Oscar Handlin argued that racism was a by-product of slavery, and that the main focus was on the fact that slaves, like indentured servants, were regarded as inferior because of their status, not necessarily because of their race.
Civil Rights Movement
In 1964, Handlin published Fire Bell in the Night: The Crisis in Civil Rights, which criticized white supremacists and suburban liberals, but also criticized leftists for their Communist-inspired solutions such as quotas, school busing, and affirmative action, writing: "Preferential treatment demands a departure from the ideal which judges individuals by their own merits rather than by their affiliations."
In 1961, Handlin published The Distortion of America, his critique of the attractions of Communism. The 1996 2nd ed. covers Yugoslavia, China, and Arthur Koestler. "The study of the human past persuades me that, despite the frequent risks of failure, man has the capacity to make order and find purpose in the world in which he lives when he uses the power of his reason to do so."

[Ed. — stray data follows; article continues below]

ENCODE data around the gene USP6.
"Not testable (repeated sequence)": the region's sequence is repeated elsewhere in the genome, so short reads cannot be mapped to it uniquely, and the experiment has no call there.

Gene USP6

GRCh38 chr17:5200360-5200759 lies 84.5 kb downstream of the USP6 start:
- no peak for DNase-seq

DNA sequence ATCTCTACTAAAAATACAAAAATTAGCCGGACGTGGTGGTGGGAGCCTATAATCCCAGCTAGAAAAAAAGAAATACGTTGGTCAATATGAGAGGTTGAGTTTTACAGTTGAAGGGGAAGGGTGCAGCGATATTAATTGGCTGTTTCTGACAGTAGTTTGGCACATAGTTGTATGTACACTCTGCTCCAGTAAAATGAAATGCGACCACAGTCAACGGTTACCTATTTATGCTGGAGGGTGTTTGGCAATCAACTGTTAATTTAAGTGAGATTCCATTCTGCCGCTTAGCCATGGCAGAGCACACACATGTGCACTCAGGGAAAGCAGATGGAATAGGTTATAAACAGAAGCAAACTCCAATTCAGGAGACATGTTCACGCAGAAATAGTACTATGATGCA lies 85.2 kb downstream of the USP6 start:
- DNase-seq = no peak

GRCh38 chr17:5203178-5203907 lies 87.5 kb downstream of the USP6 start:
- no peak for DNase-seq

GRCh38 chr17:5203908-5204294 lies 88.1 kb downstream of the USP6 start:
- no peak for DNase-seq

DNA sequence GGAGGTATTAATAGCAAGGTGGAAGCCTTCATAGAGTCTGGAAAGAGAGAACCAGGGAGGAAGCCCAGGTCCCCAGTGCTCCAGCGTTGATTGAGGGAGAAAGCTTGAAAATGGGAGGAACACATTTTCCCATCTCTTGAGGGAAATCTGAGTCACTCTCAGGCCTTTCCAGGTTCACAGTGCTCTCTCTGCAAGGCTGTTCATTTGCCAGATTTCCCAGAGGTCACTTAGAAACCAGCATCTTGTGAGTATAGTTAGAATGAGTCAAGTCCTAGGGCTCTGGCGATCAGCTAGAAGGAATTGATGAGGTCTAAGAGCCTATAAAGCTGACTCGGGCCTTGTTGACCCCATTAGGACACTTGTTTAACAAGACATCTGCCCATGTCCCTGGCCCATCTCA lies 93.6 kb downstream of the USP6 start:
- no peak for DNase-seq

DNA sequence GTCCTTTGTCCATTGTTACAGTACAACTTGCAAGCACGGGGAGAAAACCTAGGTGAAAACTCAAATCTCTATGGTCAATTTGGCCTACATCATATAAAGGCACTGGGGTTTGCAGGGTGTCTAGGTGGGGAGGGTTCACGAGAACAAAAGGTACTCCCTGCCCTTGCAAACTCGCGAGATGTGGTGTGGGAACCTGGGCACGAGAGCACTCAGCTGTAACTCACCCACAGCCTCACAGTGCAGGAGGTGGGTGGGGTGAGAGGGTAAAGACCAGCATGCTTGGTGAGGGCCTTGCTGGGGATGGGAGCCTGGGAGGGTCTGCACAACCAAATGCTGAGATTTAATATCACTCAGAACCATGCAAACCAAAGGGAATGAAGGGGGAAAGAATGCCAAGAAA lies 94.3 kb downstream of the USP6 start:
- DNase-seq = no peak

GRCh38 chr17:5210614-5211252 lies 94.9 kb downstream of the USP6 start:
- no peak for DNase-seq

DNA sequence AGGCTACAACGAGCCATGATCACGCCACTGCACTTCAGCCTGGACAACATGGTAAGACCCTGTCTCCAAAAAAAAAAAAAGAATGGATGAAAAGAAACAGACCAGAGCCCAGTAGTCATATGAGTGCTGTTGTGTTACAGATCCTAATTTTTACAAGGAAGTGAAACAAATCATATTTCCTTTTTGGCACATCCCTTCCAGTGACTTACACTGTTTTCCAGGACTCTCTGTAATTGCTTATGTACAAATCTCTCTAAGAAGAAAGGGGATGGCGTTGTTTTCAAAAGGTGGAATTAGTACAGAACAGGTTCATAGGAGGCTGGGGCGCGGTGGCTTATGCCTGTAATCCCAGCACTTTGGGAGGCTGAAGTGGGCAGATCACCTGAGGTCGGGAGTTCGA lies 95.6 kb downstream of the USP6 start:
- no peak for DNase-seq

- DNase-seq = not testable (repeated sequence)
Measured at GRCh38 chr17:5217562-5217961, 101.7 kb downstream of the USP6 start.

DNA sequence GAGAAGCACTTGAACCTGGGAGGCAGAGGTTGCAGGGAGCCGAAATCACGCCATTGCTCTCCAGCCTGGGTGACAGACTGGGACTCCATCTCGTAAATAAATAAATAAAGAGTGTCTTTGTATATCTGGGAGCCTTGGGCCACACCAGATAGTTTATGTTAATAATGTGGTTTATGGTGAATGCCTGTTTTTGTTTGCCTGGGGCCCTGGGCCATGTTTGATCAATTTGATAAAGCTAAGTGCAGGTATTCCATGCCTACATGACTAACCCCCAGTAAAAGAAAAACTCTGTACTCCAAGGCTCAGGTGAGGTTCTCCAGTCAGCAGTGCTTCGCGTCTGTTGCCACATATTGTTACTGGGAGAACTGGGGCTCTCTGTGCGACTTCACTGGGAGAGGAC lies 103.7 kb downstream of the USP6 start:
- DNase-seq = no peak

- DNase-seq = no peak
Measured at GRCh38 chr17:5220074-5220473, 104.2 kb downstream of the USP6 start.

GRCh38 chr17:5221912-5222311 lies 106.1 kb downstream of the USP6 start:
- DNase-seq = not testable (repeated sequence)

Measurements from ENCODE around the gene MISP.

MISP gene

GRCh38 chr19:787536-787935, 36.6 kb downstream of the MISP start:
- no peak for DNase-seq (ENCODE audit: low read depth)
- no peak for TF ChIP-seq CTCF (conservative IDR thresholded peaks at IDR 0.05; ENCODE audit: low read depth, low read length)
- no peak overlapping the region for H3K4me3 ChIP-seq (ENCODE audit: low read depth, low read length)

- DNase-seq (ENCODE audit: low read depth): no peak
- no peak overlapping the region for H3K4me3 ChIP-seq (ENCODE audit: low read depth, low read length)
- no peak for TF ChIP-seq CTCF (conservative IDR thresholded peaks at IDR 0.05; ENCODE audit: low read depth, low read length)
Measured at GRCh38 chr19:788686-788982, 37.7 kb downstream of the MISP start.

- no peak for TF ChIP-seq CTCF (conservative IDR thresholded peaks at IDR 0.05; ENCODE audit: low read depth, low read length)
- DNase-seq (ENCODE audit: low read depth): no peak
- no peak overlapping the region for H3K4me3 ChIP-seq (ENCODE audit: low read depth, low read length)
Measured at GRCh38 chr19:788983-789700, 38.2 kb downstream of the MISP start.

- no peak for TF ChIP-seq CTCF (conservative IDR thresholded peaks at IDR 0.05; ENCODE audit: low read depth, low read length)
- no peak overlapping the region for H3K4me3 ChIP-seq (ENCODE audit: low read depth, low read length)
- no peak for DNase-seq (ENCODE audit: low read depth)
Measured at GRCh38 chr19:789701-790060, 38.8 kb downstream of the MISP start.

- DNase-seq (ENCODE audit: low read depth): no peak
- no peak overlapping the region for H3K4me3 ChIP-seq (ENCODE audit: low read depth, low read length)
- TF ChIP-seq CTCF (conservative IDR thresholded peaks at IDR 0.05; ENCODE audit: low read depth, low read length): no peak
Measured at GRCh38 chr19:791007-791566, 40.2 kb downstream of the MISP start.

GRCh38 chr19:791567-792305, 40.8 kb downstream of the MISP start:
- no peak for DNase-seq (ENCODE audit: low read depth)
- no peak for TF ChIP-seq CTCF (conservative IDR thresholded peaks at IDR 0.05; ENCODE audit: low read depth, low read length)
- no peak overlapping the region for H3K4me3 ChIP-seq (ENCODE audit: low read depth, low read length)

His long-time colleague Bernard Bailyn noted Handlin's commitment to providing a historical perspective on policy issues:
He published widely on all the major public issues of the time: racism, group life, anti-Semitism, prejudice, the Bill of Rights, the business corporation, ethnicity, and the Jews and other groups in American society. He was liberal in social controversies, especially those related to immigration, race, social justice, and equal opportunity. In the Vietnam era, however, shocked by what he took to be the naive views of the left-leaning professoriate, he turned to the right and became deeply conservative in his politics.